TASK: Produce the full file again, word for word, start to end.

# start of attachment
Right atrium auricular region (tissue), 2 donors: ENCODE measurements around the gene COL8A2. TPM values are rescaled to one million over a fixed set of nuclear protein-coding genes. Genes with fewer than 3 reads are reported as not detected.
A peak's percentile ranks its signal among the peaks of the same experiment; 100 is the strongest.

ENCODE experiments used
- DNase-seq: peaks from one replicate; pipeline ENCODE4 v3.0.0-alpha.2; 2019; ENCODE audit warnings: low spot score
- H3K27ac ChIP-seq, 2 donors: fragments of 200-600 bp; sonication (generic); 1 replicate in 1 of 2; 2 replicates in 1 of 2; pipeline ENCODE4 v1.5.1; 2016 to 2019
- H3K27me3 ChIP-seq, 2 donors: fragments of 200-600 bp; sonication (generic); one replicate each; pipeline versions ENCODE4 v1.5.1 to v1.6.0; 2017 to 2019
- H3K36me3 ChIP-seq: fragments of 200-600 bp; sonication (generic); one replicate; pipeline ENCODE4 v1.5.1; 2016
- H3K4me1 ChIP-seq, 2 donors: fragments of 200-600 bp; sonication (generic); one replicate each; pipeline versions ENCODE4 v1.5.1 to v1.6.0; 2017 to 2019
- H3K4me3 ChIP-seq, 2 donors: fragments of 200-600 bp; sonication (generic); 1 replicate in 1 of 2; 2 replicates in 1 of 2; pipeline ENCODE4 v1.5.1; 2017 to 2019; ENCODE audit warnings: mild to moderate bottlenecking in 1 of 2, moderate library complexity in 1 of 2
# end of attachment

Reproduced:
Right atrium auricular region (tissue), 2 donors: ENCODE measurements around the gene COL8A2. TPM values are rescaled to one million over a fixed set of nuclear protein-coding genes. Genes with fewer than 3 reads are reported as not detected.
A peak's percentile ranks its signal among the peaks of the same experiment; 100 is the strongest.

ENCODE experiments used
- DNase-seq: peaks from one replicate; pipeline ENCODE4 v3.0.0-alpha.2; 2019; ENCODE audit warnings: low spot score
- H3K27ac ChIP-seq, 2 donors: fragments of 200-600 bp; sonication (generic); 1 replicate in 1 of 2; 2 replicates in 1 of 2; pipeline ENCODE4 v1.5.1; 2016 to 2019
- H3K27me3 ChIP-seq, 2 donors: fragments of 200-600 bp; sonication (generic); one replicate each; pipeline versions ENCODE4 v1.5.1 to v1.6.0; 2017 to 2019
- H3K36me3 ChIP-seq: fragments of 200-600 bp; sonication (generic); one replicate; pipeline ENCODE4 v1.5.1; 2016
- H3K4me1 ChIP-seq, 2 donors: fragments of 200-600 bp; sonication (generic); one replicate each; pipeline versions ENCODE4 v1.5.1 to v1.6.0; 2017 to 2019
- H3K4me3 ChIP-seq, 2 donors: fragments of 200-600 bp; sonication (generic); 1 replicate in 1 of 2; 2 replicates in 1 of 2; pipeline ENCODE4 v1.5.1; 2017 to 2019; ENCODE audit warnings: mild to moderate bottlenecking in 1 of 2, moderate library complexity in 1 of 2